Girls who are impulsive and have difficulties planning at age 10 may tend to gain more weight as they enter puberty, and binge eating may be a common path to that result, new research suggests.
Girls at age 10 with poorer “executive function” — characterized in part by problems with self-regulating or planning ahead — were significantly more likely to have episodes of binge eating by 12 and gain excess weight by 16, the study found.
“The novel finding here is that binge eating partially explains the relationship between impulsivity and later weight gain,” said study author Andrea Goldschmidt, an assistant professor of psychiatry and behavioral neuroscience at the University of Chicago.
The study findings were published online Sept. 21 in the journal Pediatrics.
About 17 percent of children in the United States ages 2 to 19 are obese, according to the U.S. Centers for Disease Control and Prevention. Obesity in a child means that child has a body mass index (BMI) at or above the 95th percentile compared to other children of the same age and sex, the CDC says. BMI is a rough measure of a person’s body fat based on height and weight measurements.
Goldschmidt and her team analyzed 2,450 girls using a variety of tools, including a parental report of impulsivity at age 10, self-reports of binge eating at 10, 12 and 14, and annual body mass index (BMI) measurements between ages 10 and 16.
Most of the girls were white or black. About 30 percent of families were receiving some kind of public assistance, such as food stamps or welfare, the study said.
The researchers found that impulsivity and planning problems at age 10 independently predicted BMI changes between ages 10 and 16. Binge eating at age 12 was also linked to impulsivity at age 10 and weight gain between 10 and 16, the study reported.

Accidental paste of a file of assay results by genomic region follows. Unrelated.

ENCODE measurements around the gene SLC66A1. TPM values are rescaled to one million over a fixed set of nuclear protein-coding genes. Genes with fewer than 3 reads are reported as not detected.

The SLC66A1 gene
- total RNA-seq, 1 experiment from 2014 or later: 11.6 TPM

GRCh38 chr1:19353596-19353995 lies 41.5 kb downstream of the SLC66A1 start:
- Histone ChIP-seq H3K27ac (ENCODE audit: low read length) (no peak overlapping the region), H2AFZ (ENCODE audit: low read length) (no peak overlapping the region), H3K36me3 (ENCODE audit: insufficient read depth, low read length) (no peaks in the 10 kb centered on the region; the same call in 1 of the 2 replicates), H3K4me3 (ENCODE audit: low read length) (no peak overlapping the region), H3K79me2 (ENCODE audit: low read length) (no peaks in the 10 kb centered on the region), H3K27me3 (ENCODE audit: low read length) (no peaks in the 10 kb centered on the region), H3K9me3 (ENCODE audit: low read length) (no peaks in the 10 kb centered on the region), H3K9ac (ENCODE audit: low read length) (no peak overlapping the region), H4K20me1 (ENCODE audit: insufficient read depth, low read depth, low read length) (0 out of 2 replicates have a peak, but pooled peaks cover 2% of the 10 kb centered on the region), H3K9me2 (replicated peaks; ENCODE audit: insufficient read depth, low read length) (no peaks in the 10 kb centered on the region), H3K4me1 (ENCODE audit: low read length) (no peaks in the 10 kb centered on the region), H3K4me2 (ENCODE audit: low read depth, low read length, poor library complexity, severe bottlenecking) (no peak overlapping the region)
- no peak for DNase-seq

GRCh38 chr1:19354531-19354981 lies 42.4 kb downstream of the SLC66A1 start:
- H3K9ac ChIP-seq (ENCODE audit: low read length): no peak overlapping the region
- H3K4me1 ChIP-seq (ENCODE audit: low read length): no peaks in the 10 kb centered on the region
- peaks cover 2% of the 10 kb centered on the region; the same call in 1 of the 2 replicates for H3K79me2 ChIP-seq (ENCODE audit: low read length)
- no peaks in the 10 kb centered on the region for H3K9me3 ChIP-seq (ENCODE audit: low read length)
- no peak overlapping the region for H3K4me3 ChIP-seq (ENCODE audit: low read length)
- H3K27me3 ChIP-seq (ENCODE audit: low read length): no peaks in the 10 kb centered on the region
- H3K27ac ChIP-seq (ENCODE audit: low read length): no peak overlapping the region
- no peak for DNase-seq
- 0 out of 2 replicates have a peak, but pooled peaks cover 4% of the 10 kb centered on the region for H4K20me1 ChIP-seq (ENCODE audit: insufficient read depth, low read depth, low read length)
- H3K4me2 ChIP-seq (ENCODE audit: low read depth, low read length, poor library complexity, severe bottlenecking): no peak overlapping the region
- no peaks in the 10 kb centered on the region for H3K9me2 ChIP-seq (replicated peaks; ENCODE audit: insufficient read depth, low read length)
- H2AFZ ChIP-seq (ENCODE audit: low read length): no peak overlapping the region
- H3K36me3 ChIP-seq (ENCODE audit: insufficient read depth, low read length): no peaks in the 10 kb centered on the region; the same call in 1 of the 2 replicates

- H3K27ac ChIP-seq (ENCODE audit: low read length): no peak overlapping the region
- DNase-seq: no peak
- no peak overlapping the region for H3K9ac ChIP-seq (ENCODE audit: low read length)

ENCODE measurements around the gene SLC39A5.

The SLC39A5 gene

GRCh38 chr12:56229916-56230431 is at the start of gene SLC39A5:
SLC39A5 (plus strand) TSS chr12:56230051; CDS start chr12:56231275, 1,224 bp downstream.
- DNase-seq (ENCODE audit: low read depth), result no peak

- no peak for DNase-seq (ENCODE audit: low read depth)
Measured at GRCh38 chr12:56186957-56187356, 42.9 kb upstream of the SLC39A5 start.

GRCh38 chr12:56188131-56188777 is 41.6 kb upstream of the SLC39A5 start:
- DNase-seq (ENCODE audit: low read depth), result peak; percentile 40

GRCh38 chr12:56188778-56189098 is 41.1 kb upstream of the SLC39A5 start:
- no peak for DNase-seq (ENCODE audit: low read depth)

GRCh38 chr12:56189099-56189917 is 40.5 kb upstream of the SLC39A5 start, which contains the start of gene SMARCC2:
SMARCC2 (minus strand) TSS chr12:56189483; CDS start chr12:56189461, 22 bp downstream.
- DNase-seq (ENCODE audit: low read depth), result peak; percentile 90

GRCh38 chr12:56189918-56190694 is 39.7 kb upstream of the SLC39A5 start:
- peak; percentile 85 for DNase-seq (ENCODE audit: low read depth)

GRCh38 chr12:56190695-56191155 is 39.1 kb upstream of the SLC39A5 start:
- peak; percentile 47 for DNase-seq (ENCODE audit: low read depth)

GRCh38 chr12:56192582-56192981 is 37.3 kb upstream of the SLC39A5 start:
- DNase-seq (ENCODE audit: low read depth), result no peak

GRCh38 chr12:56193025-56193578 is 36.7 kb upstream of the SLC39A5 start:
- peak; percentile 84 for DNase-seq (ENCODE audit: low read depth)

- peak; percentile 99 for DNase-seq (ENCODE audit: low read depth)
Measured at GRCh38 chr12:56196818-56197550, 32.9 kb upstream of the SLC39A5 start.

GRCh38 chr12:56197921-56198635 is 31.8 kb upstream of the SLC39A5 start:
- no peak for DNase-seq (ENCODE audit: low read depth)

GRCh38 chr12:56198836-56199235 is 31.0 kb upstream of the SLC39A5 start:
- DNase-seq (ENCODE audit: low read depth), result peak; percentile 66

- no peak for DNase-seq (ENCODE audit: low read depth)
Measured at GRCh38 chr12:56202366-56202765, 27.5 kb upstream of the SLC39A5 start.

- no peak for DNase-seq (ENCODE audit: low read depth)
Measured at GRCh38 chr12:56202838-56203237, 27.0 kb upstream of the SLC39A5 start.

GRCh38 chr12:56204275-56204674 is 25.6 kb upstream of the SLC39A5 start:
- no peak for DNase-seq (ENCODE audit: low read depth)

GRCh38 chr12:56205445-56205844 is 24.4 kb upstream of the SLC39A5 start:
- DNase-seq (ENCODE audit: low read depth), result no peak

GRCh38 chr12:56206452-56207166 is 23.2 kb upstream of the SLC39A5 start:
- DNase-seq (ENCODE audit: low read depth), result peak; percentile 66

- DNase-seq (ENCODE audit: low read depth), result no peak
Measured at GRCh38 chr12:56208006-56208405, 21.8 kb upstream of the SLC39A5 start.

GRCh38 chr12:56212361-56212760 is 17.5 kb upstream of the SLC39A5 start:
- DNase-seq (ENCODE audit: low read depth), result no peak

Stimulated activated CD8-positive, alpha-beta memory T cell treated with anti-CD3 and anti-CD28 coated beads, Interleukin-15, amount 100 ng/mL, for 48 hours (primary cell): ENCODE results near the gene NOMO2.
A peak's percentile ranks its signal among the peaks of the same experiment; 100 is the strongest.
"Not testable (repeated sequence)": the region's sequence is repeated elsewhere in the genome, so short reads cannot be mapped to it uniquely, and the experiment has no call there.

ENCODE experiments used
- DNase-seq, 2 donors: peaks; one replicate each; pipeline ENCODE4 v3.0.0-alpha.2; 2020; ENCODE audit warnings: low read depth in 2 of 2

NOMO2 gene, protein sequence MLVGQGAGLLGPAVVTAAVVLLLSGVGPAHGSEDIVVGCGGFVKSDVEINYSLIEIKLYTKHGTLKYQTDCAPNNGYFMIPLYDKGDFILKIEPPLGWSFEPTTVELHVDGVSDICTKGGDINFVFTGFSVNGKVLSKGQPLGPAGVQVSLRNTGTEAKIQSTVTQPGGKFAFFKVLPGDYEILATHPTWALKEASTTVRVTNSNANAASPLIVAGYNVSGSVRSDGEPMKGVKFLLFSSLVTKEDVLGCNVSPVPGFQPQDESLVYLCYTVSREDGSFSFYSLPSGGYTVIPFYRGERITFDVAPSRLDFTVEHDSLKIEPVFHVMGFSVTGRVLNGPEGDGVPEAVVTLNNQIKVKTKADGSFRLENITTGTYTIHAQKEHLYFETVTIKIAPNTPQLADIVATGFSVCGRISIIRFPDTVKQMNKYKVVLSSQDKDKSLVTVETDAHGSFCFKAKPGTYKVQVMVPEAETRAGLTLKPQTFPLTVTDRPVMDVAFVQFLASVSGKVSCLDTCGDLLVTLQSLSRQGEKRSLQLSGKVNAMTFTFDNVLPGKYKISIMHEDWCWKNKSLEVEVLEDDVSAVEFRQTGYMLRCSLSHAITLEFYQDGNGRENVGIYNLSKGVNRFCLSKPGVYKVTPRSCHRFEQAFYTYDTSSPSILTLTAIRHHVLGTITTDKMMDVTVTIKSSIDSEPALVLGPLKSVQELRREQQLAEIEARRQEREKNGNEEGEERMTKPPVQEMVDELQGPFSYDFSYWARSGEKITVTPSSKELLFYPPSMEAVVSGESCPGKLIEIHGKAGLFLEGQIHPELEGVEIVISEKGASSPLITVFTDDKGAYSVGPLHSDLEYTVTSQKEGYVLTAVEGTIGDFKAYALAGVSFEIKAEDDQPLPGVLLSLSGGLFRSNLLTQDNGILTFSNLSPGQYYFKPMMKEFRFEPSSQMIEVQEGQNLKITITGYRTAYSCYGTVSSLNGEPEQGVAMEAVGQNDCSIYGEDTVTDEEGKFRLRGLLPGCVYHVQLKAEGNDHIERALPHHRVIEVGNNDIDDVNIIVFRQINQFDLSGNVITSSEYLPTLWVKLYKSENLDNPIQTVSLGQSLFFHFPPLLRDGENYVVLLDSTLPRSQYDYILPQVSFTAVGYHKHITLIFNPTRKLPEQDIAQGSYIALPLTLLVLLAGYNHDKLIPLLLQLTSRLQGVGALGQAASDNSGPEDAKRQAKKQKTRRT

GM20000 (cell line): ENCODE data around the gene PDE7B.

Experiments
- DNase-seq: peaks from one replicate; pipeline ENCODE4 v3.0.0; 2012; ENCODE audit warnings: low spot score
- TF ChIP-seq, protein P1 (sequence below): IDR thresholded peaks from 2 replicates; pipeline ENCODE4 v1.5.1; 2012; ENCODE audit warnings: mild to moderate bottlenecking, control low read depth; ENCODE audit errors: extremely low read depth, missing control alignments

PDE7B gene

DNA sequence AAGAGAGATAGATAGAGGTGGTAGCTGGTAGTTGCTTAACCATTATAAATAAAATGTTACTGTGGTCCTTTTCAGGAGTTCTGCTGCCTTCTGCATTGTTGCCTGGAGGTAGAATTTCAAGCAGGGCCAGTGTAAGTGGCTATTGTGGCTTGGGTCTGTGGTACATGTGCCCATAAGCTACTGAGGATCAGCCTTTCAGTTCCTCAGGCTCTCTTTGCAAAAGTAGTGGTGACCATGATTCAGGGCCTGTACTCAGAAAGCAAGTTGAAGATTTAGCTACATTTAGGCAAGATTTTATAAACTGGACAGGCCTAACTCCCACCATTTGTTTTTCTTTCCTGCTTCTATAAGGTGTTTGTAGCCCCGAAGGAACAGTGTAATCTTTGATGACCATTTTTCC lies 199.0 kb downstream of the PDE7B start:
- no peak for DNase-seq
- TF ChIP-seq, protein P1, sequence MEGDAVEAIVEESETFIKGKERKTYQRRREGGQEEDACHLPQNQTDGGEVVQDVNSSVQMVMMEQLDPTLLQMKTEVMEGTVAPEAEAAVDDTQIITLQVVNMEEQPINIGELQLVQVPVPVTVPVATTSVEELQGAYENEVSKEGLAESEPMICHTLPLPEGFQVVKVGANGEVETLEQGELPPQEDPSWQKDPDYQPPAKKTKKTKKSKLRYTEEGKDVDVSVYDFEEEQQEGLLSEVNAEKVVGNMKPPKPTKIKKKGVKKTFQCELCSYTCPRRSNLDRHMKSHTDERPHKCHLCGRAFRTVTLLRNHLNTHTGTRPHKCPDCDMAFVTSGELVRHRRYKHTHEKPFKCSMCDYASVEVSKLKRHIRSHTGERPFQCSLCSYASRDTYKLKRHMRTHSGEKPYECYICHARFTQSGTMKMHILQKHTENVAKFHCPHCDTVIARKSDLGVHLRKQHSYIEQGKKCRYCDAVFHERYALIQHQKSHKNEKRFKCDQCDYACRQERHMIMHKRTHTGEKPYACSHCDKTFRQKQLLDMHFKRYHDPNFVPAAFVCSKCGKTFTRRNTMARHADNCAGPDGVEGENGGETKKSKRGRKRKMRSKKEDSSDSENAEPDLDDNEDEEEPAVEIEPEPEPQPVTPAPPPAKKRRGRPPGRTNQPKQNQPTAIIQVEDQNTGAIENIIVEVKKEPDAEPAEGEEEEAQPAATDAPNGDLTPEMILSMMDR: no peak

However, the study only found an association, rather than a cause-and-effect link.
Similar results have been found in adults, but Goldschmidt said her study marks the first of its type in this age group.
“Food in our society is so ubiquitous,” Goldschmidt said. “You can’t even go to [a hardware store] without seeing colorful candy bars in the checkout line. When kids have [problems] controlling their behaviors it makes sense they would disinhibit themselves around food.”
Dr. Jennifer LeComte is medical director of the transitions and pediatric practice at Christiana Care Health System in Wilmington, Del. She said the study results mirror what she’s observed among her own patients, many of whom face both executive function difficulties and obesity.
However, LeComte said she was “frustrated” because the study only included girls, noting that these same issues are prevalent among similar-aged boys. She also said the research was limited by its reliance on children’s self-reports on their binge eating.
“They were looking at the binge eating recall for kids over a year,” she said. “I don’t know that anyone can recall their eating habits over a year.”
LeComte agreed with Goldschmidt that more studies are needed. Also, identifying children predisposed to obesity because of behavioral risks could prevent more kids from gaining excess weight by the end of adolescence, they said.
“It’s a really exciting area,” Goldschmidt said. “I definitely think more research should be done, especially since obesity is such a huge issue in our society. The earlier we intervene, the better.”
Harvard University’s Center on the Developing Child offers more information on executive function skills.
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